JD McPherson: Let the Good Times Roll

mcpherson_albumcoverJD McPherson
Let the Good Times Roll
4 out of 5 stars

Videos by American Songwriter

From the opening “Summertime Blues”-styled guitar and snare stutter of the title track to the throaty Little Richard surge of the final “Everyone’s Talking ‘Bout The All American,” there is no doubt where JD McPherson’s heart and influences lie. His late ’50s/early ’60s aesthetic incorporates everything from Johnny Burnette pumped rockabilly to sweet Buddy Holly wired ballads with a substantial dose of Chuck Berry attitude and offhand, witty lyrical insight.

But to pigeonhole McPherson as some well-intentioned-but-why-bother? retro minded relic is missing the point. His spry sound is as much informed by the energy and assertiveness, if not the style, of early punk from The Clash and The Ramones. It also helps that he sports a voice as clear, vibrant and honest as Eddie Cochran or Gene Vincent, artists those punkers were proud to cite as inspirational. Some selections such as “You Must Have Met Little Caroline?” pile on castanets, extra guitars and piano in what seems to be an homage to Phil Spector.

Co-producer Mark Neill (Black Keys, Old 97s) keeps the guitar reverb turned up to 10, yet leaves room for standup bassist Jimmy Sutton’s innovative lines to shine. The groove is open and full even when the approach is stripped down to just the core quintet on the rollicking “Mother Of Lies,” a deceptively simple tune that shifts from the big band jump of Ray Charles to a pulsating Stray Cat strut. It, and other tracks are aided enormously by McPherson’s secret weapon – tenor saxist Doug Corcoran.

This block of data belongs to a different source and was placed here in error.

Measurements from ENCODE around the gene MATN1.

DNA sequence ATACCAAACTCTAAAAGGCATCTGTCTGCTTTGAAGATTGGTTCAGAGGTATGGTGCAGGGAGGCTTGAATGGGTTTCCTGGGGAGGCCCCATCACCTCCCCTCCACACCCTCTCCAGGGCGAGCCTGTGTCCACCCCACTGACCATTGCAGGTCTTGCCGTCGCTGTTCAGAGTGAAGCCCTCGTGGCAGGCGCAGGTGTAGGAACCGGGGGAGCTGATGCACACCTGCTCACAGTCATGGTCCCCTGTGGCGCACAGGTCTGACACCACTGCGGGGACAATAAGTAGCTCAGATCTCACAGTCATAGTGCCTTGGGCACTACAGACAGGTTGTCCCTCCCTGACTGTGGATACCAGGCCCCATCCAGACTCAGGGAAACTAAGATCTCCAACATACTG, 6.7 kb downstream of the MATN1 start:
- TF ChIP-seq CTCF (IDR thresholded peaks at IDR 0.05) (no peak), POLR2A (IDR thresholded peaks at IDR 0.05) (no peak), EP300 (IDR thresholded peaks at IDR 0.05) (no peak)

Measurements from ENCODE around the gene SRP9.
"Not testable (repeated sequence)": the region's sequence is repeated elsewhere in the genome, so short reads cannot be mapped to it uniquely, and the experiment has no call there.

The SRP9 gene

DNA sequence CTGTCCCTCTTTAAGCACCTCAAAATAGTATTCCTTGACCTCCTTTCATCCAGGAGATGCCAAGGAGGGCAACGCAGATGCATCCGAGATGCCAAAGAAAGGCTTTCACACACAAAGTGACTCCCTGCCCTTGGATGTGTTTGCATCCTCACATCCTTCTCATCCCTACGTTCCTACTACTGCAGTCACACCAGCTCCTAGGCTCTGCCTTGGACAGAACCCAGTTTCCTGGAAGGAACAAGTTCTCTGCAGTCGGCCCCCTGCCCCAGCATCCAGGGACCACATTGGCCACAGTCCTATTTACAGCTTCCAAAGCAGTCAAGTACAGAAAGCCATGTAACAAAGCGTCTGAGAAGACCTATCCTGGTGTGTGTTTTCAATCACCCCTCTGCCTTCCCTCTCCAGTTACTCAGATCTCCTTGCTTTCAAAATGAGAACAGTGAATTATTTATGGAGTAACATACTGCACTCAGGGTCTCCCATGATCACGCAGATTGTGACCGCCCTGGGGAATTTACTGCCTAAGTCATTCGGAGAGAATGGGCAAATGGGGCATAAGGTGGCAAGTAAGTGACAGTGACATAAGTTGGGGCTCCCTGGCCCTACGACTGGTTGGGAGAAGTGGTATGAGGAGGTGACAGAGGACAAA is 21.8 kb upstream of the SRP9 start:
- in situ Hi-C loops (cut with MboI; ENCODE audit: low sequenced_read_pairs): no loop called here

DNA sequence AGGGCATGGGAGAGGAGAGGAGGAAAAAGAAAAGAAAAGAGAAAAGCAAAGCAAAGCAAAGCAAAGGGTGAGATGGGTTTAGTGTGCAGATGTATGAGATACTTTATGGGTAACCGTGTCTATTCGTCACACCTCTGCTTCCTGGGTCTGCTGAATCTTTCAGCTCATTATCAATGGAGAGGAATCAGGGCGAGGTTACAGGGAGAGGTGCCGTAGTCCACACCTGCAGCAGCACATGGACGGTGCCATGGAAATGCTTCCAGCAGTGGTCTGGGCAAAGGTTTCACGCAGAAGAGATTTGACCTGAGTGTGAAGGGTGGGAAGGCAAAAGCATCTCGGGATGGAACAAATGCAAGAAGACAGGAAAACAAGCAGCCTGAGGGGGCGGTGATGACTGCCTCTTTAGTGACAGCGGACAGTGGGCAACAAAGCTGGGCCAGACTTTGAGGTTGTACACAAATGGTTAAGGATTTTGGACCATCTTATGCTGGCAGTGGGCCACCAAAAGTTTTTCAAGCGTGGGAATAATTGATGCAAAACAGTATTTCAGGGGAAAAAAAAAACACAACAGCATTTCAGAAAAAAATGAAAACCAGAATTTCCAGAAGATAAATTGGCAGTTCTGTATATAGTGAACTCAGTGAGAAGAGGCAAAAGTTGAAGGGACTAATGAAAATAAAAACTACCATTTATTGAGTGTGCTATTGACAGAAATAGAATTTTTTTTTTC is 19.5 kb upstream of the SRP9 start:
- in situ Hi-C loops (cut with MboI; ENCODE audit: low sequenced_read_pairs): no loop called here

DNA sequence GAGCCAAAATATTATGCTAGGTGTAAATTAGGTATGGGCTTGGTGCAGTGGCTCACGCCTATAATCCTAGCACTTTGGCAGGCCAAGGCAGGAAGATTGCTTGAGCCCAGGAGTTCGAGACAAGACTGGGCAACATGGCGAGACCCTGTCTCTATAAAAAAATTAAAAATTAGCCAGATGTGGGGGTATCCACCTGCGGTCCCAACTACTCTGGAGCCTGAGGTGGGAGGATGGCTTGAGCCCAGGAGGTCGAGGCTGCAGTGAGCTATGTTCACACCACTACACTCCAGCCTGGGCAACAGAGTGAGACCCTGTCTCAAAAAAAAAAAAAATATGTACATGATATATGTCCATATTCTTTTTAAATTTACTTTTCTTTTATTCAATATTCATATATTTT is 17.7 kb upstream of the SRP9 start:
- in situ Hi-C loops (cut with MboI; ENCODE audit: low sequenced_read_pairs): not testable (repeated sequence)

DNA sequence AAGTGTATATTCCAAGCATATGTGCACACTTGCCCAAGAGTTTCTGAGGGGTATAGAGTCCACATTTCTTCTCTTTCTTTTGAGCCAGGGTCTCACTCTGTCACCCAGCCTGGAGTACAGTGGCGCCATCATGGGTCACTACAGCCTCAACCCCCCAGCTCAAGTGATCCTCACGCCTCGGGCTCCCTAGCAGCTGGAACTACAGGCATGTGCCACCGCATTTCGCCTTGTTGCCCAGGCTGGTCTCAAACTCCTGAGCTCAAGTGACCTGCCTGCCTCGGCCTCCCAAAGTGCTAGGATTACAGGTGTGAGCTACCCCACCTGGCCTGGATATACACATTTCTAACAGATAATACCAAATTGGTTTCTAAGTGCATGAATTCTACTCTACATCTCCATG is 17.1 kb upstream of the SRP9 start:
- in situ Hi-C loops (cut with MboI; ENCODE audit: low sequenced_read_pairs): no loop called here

Ballads like the slow prom dance “Bridgebuilder” and the saucy spaghetti Western vibe of “Precious” are more than just filler to alter the propulsive mood. McPherson writes strong, memorable melodies and sings them with the smooth, subtle soul of Sam Cooke.

Even listeners not attuned to McPherson’s musical mindset will recognize and appreciate the sheer joy that explodes out of the speaker on this, his sophomore album. Its title seems clichéd but there is nothing predictable about the exuberance or the obvious attention to detail McPherson applied to his rolling good times.


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